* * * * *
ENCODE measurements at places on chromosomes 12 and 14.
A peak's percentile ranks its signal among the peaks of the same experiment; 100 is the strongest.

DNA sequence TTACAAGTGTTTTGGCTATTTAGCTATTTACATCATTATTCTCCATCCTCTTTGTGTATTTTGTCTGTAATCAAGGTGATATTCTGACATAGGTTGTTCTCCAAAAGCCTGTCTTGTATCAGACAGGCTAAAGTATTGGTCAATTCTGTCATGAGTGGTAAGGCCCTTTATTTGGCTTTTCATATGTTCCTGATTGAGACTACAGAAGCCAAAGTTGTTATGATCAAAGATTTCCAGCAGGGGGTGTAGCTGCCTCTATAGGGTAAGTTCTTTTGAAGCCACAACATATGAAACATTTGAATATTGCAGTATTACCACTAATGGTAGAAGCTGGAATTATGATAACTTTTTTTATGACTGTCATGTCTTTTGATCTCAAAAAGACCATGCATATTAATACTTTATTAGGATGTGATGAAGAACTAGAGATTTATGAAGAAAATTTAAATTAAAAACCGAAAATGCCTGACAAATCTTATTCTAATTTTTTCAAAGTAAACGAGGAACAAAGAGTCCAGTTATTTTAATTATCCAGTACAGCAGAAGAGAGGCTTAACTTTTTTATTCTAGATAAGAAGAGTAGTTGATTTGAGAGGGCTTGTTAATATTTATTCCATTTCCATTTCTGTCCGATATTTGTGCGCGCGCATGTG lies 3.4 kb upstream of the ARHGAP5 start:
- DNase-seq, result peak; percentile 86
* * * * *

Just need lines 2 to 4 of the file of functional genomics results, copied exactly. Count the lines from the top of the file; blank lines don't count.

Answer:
A peak's percentile ranks its signal among the peaks of the same experiment; 100 is the strongest.

DNA sequence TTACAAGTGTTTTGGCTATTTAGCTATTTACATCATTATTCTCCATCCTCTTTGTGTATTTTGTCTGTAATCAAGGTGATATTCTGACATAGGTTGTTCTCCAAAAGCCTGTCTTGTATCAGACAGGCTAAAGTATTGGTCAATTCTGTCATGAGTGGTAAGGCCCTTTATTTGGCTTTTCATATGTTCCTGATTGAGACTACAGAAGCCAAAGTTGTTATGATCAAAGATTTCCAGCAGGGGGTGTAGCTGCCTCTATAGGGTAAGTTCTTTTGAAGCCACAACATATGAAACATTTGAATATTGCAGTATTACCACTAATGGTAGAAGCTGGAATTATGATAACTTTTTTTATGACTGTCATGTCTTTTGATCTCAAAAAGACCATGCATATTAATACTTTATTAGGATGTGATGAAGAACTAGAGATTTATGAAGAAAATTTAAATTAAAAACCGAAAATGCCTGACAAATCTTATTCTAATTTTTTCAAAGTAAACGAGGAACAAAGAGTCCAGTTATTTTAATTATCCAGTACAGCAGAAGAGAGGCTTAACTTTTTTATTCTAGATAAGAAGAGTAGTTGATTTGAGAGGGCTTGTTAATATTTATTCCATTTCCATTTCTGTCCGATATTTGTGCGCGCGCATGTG lies 3.4 kb upstream of the ARHGAP5 start:
- DNase-seq, result peak; percentile 86